Is it Goodbye to the Griffith Park Teahouse?

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Griffith Park Teahouse, photo by Jeff Adam Ingalls. The artists spent six months designing and planning the structure after one of the collective had spotted the site, with a defunct concrete pad oriented towards fantastic views.

One of the delights of this summer has been the appearance of the Griffith Park Teahouse, a meditative space built on an existing concrete pad in a remote corner of Griffith Park, near Dante’s View. But its pleasures may be short-lived as the Department of Rec and Parks plans to dismantle it, by as soon as July 27.

The teahouse was constructed covertly by an anonymous artists collective as “a love letter to Los Angeles and a quiet perch for urban reflection.” The building, made from “lightly charred” redwoods “killed in the 2007 Griffith Park fire,” has won thousands of admirers, among them Moby; he was moved to declare it LA’s “new best building. . . a calm, humble, beautiful little tea house. . . and. . . as flawless a building as exists anywhere in l.a.”

Knowing the regular permit process would be arduous and possibly fruitless, the group chose to act now, apologize later. But they are said to have approached the Department of Recreation and Parks (RAP) within a day or two of the teahouse’s June 30 opening (marked by a tea ceremony), with a promise to personally maintain the little building if the department would allow it to stay in place. The park service issued a temporary permit, enabling it to remain legally through July 26, and the artists hoped this would be extended.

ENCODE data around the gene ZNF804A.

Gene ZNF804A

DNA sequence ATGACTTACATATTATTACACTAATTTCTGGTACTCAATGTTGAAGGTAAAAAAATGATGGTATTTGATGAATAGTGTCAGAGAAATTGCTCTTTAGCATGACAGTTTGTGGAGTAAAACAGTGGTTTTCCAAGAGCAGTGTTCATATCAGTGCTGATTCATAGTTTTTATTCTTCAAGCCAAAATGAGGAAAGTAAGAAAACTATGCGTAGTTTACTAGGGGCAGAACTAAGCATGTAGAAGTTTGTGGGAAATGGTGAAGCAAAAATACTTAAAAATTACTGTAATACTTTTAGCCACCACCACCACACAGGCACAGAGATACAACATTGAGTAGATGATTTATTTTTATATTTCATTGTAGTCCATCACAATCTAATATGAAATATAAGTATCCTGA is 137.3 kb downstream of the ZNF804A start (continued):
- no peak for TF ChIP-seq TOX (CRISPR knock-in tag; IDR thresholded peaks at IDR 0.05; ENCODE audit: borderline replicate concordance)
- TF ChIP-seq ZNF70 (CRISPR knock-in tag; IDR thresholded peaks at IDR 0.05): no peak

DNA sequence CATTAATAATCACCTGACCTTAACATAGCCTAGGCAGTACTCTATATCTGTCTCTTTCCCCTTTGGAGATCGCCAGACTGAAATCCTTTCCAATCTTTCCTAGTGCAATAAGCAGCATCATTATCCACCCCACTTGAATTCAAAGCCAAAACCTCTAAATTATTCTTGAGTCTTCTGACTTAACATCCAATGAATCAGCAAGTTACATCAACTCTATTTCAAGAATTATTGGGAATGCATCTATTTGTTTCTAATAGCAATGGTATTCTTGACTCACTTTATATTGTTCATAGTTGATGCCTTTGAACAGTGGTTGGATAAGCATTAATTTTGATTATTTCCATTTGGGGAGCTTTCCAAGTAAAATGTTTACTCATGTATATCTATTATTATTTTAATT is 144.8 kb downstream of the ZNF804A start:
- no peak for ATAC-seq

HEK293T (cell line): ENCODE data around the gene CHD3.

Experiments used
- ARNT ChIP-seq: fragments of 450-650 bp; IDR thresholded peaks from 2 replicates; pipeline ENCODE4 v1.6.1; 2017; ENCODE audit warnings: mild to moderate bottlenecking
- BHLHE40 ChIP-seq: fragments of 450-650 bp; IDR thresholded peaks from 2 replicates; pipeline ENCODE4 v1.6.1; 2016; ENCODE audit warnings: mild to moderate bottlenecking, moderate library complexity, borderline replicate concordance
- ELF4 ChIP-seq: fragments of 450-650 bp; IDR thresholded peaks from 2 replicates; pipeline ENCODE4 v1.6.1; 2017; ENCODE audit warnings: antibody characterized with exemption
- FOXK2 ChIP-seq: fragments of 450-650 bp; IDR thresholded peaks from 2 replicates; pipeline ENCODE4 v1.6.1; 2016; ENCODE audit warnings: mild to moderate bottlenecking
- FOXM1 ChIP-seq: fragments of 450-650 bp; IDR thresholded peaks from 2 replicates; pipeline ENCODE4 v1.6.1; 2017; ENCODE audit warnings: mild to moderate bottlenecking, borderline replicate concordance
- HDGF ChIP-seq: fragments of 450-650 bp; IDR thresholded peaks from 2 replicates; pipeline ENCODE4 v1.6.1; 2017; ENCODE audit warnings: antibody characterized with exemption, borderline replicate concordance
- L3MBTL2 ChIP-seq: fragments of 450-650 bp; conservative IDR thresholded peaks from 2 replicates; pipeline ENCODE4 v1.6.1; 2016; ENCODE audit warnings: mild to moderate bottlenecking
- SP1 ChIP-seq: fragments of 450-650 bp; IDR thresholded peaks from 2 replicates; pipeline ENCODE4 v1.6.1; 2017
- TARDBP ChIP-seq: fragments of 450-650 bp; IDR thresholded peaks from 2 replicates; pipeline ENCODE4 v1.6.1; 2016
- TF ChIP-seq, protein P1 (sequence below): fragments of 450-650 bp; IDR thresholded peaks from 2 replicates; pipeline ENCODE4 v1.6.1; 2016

Image on's petition
Image on’s petition to save the teahouse.(The original image is no longer available, please contact KCRW if you need access to the original image.)

But you can’t give a gift you don’t have the power to give, and now Rec and Parks has indicated it intends to remove the teahouse from its present site, possibly as early as Monday, July 27, per the agreement.

Fans of the teahouse have rallied, and thousands have already signed a petition, demanding the building remain with the statement: “It breathes life back into things destroyed, made from reclaimed wood from the Griffith Park Fire. It’s a gesture of peace and a celebration of the artists’ love for Griffith Park. There should be tea houses this meaningful in every park in the world.”

But what was RAP to do, when faced with maintenance of the built equivalent of a darling little puppy it had never asked for, as well as the problem of precedent? If the rules aren’t applied universally, the public could lose confidence in the permit process. On the other hand, does bureaucracy thwart beauty and the people’s choice in what it considers public art?

The site before the artists collective built the Griffith Park Teahouse; photo by Jeff Adam Ingall
The site before the artists collective made their mark. In the spirit of the building’s hopefulness, visitors are posting wishes for LA at the teahouse. (The original image is no longer available, please contact KCRW if you need access to the original image.)

Aware of the predicament, the collective has issued this statement:

The last few weeks have rekindled our love affair with Los Angeles. The warm welcome the teahouse received in Griffith Park—from early morning risers, park enthusiasts, occasional hikers, first-timers, equestrians, families, midnight riders, and park officials—has been a source of wonder and inspiration.

Thousands of delightful and moving wishes are being recorded and offered to the city. From sunrise to sunset, a steady stream of people stops by for a few moments of introspection. Strangers are becoming acquainted, making plans.

We’re grateful to the city for accepting the teahouse as a gift. We’re grateful to all the people who have hiked up to see the teahouse, leave a wish, ring the bell.

If you would like to visit or come make a wish, now is a good time. Word is LA Recs and Parks plan to remove the teahouse soon, perhaps as early as on the 27th.

Word is also that the teahouse might wind up in a new location. Watch this space.

Read more about the teahouse in Carolina Miranda’s report for the Los Angeles Times.